For those paying close attention to the COVID-19 crisis – alas, not everyone is – the actions and advice of national government are of almost hourly interest. But local government responses are vital too. It is comforting to know that London’s 33 local authorities have been quietly preparing for the growing storm for weeks, working individually and collectively to make sure they act in concert and to best effect ever since news of the new coronavirus and its spread began to emerge from China.
Councils across the country are required under the Civil Contingencies Act (2004) to make plans for maintaining vital services during “civil emergencies” and, in the words of 2018 government good practice guidance, to “protect, advise and provide humanitarian assistance” to residents and “play a major role in community leadership and recovery, going beyond the usual hours of work”.
The 32 London boroughs and the City of London Corporation each have a number of such plans, covering challenges ranging from terror attacks to floods. London Councils is the body that represents all 33 authorities, and this includes being a crucial part of the London-wide London Resilience Forum (LRF), the capital’s cross-agency panel which also includes the police, fire service, NHS, Transport for London, Public Health England and the utility companies.
Representatives of national government can also become involved in resilience forum business: for example, the Department for the Environment, Food and Rural Affairs had input into its planning for the impacts of a no-deal Brexit. Fiona Twycross, the London Assembly Member and deputy mayor for fire and resilience who has chaired the LRF on the Mayor’s behalf since 2016, said at Mayor’s Question Time last week that lessons learned from those preparations were now coming in useful, as the COVID-19 impacts could be long-term as a no-deal Brexit’s were expected to be.
The relevant elements of all local authority emergency planning are now being put into effect. When any emergency situation or major “disruptive incident” arises affecting London as a whole, a Strategic Co-ordination Group (SCG) is formed from the LRF line-up. It is a decision-making body with the job of co-ordinating and mobilising the efforts of all the many organisations involved, including by empowering a nominated “gold” local authority chief executive to be a point of contact for all the others.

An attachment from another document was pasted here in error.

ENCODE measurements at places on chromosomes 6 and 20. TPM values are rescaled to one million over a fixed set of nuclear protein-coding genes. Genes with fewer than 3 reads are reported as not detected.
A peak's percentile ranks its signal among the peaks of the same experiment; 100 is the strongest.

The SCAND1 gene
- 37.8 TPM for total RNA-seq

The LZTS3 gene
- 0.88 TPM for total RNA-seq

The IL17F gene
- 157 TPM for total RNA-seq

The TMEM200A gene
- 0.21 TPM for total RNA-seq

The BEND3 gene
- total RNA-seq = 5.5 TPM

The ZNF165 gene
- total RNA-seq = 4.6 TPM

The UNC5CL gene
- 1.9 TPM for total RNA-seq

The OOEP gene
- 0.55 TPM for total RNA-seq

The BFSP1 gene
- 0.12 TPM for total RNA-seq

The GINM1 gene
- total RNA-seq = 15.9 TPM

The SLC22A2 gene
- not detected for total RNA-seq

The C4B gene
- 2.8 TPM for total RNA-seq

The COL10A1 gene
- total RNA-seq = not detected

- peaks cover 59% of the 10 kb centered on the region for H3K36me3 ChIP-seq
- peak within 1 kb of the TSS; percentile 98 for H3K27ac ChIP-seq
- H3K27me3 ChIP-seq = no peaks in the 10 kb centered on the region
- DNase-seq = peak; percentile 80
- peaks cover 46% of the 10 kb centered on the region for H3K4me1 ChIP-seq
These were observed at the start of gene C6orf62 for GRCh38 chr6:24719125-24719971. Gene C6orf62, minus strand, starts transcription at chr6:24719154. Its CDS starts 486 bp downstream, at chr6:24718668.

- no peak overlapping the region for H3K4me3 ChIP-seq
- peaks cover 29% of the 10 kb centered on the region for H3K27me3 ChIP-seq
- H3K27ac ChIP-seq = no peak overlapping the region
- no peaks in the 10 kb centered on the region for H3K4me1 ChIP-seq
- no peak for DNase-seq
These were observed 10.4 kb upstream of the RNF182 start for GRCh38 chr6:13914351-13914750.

A coronavirus SCG was formed six or seven weeks ago, initially led by the City’s town clerk and chief executive John Barradell and Southwark’s chief executive Eleanor Kelly. It has seven sub groups, including one for health oversight, which takes in social care, and another, rather gloomily, to ensure that in the event of “excess deaths” dignified and respectful standards are maintained. Twycross, who now co-chairs the SCG, will be its link to Sadiq Khan, helping him in his wider mayoral role as a spokesperson for London and public source of authoritative information for Londoners. Barradell is the other co-chair and day-to-day driving force. Kelly has taken up the “gold” role.
There has been much focus on the most effective activation of two types of plan every London council will have already drawn up. One fundamental duty of local authorities in situations like the current one is to ensure their “business continuity”, which means making sure the most essential services are maintained, adapting and prioritising them as necessary. These services fundamentally comprise looking after vulnerable older people and children, and keeping the streets clean.
With this new coronavirus, which can spread so virulently, an overarching consideration is the likelihood of many members of staff being unable to work because they have fallen ill due to the virus or because they have to self-isolate due to someone else in their household doing so. Making provision for this has been helped by the prior existence of shared plans for coping with other pandemics, notably influenza.
COVID-19 is, of course, different from and more dangerous than flu, but the plans for mitigating serious disruptions caused by flu care being drawn on to address it. They include implementing special measures for staff welfare, for large scale absences and for the rapid training of colleagues to discharge the duties of colleagues while they are indisposed. With the potential for that type of disruption in mind, Kensington & Chelsea, to mention just one borough, has dropped its bulk waste collection service, seeing this as a luxury when it might become necessary to concentrate human resources on its basic waste collection services.
Amid all the anxiety, one possible source of comfort is that although recent threats to London from Swine Flu, Bird Flu and Severe Acute Respiratory Syndrome (SARS) did not materialise, the city’s local authorities had made ready for them. There have at least been some sorts of rehearsals for the sort of health emergency now being caused by COVID-19.
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